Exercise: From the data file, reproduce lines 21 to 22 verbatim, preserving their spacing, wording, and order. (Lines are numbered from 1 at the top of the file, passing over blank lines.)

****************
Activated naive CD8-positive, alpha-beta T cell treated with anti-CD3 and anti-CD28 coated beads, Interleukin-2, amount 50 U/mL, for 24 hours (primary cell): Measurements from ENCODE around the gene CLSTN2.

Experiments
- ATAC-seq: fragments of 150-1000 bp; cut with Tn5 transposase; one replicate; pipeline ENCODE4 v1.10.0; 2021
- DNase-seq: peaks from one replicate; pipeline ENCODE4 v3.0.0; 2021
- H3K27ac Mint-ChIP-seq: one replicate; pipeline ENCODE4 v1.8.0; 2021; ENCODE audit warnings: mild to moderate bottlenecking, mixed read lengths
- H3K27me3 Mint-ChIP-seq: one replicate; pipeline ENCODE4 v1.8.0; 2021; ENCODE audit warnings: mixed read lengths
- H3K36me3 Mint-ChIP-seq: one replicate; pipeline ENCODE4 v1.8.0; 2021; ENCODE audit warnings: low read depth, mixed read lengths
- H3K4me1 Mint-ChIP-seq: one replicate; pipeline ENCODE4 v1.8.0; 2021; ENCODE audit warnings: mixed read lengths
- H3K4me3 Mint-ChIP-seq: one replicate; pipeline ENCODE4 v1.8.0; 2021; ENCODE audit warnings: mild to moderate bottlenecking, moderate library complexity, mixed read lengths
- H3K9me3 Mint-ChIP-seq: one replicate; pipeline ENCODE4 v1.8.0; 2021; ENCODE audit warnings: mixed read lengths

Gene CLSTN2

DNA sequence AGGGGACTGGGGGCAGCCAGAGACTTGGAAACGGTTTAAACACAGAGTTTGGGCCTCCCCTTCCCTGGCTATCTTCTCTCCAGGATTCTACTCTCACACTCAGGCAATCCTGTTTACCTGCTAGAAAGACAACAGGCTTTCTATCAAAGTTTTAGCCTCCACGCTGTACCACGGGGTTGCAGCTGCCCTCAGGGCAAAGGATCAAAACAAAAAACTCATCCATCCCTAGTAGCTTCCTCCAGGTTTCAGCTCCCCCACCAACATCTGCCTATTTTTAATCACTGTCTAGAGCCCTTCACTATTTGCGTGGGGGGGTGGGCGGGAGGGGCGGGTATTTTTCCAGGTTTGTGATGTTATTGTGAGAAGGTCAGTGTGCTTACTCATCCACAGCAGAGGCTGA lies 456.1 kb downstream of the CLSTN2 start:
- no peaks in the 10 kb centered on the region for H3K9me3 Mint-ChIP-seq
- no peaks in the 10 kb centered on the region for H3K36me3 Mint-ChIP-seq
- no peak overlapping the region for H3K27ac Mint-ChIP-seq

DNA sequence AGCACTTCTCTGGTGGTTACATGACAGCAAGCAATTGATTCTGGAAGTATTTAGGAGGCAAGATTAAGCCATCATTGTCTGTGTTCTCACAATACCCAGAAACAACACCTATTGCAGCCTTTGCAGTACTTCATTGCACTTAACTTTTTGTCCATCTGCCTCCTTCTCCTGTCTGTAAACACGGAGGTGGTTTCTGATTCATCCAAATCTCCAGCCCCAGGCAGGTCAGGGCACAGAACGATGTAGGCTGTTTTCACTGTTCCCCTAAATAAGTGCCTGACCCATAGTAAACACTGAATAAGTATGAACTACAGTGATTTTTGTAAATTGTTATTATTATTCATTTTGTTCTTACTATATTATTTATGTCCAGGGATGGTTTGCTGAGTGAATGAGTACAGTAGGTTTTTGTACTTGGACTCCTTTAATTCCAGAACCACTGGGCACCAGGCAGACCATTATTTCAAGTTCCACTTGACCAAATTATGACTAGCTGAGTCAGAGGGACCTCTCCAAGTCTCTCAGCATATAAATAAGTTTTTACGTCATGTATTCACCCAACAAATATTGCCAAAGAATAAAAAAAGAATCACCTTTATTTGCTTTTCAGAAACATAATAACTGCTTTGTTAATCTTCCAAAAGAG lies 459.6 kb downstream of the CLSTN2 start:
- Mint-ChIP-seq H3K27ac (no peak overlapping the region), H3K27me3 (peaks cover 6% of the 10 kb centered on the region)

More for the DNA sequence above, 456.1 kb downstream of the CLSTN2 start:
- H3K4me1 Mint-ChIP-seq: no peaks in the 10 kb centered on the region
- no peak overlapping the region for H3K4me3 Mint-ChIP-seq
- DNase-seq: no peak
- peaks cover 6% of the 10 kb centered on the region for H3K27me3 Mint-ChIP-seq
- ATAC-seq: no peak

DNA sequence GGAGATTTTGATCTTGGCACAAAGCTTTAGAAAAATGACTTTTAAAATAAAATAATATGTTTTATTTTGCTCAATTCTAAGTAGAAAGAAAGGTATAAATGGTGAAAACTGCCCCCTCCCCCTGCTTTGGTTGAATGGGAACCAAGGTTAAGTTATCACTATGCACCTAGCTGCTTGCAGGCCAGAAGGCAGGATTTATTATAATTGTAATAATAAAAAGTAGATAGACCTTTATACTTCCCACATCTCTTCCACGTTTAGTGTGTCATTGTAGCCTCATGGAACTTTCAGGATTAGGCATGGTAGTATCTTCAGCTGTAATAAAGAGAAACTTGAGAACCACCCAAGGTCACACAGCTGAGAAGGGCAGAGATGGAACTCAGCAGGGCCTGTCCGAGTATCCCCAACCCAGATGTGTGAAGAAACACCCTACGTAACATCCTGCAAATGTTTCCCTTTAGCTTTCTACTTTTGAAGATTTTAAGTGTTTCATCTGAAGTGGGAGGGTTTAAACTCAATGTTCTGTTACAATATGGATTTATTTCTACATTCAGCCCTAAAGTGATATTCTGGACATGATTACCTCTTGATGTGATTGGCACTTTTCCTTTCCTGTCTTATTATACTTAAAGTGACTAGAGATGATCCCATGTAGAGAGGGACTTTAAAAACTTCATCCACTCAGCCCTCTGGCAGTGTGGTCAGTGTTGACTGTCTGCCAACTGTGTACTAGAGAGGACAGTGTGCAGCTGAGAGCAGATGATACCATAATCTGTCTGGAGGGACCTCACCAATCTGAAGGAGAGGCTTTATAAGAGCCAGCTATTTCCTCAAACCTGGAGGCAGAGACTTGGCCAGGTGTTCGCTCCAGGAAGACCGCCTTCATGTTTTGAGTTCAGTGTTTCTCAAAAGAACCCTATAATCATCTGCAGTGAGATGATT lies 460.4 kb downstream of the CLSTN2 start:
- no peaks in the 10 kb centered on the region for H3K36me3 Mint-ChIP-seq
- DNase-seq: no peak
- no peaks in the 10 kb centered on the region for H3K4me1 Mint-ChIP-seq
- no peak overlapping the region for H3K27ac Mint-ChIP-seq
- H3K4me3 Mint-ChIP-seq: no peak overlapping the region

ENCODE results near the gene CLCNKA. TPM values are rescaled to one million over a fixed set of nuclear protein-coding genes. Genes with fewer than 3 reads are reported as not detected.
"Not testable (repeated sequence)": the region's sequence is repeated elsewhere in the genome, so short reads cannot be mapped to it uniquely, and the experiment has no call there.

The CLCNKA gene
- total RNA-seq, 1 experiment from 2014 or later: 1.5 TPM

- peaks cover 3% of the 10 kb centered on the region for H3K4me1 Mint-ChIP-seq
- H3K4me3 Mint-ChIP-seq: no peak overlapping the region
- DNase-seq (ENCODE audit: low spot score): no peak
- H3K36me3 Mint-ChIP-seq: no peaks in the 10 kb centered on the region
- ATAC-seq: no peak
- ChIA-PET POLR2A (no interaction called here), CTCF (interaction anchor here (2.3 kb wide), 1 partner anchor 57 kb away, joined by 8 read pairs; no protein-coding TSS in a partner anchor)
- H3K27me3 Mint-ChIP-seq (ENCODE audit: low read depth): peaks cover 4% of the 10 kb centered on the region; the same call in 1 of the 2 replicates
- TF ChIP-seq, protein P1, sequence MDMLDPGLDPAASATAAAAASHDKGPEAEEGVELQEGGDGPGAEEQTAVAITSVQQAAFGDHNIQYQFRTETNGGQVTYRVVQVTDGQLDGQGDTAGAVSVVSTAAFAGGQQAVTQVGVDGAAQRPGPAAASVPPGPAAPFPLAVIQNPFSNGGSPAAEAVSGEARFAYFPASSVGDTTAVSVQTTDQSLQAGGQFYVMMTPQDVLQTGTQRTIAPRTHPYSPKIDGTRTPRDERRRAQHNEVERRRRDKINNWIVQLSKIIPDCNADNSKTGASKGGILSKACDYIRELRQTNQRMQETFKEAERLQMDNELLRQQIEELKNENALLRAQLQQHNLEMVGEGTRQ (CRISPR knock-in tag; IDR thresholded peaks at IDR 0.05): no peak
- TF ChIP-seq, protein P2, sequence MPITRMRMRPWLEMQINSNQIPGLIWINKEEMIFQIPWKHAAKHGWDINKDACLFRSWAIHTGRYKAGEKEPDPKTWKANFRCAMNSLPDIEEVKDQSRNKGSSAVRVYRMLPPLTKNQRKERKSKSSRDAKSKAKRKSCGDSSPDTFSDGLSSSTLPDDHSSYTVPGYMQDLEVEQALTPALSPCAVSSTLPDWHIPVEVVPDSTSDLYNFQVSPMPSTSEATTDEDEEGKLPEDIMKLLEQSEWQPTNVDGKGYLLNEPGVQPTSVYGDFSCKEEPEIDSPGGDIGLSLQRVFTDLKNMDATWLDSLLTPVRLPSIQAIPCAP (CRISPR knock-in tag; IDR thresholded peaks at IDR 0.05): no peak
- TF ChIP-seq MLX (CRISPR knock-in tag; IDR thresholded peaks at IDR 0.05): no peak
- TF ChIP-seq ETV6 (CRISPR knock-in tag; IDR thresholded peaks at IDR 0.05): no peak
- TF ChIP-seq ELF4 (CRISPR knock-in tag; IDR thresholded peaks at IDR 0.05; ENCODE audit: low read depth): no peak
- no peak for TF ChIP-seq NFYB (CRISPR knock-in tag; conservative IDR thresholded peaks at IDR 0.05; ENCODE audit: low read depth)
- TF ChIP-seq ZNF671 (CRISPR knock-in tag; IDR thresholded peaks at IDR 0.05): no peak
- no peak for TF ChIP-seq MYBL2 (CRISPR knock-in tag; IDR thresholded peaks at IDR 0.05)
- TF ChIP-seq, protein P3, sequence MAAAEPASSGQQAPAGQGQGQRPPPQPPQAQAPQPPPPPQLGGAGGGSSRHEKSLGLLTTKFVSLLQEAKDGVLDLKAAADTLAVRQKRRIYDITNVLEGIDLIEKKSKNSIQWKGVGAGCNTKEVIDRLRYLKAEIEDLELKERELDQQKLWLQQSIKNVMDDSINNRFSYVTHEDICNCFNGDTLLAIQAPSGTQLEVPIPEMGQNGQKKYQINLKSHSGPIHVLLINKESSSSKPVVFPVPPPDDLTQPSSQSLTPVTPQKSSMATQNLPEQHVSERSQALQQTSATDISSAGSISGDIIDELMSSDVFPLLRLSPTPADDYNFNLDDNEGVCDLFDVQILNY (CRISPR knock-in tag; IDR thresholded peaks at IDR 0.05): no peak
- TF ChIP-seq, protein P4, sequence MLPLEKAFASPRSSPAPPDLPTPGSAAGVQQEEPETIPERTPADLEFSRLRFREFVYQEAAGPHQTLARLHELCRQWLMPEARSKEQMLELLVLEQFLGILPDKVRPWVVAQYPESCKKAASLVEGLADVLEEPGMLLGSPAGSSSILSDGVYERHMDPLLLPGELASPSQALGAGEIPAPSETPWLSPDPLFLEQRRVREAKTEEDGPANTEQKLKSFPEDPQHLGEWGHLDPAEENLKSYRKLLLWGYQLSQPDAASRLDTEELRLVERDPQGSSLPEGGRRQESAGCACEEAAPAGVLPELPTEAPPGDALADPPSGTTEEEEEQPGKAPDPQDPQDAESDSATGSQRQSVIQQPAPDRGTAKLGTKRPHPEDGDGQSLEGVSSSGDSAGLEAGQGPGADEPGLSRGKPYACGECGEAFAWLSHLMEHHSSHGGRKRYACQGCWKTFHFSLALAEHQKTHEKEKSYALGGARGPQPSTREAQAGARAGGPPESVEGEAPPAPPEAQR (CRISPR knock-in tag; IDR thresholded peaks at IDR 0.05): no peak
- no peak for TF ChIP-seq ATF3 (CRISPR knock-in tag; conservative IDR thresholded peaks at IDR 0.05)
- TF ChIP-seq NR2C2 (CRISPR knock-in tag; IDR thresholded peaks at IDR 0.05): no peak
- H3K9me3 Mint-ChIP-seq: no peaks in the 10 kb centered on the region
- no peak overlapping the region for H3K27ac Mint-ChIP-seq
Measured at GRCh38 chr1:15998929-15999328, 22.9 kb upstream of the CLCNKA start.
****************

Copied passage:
- DNase-seq: no peak
- peaks cover 6% of the 10 kb centered on the region for H3K27me3 Mint-ChIP-seq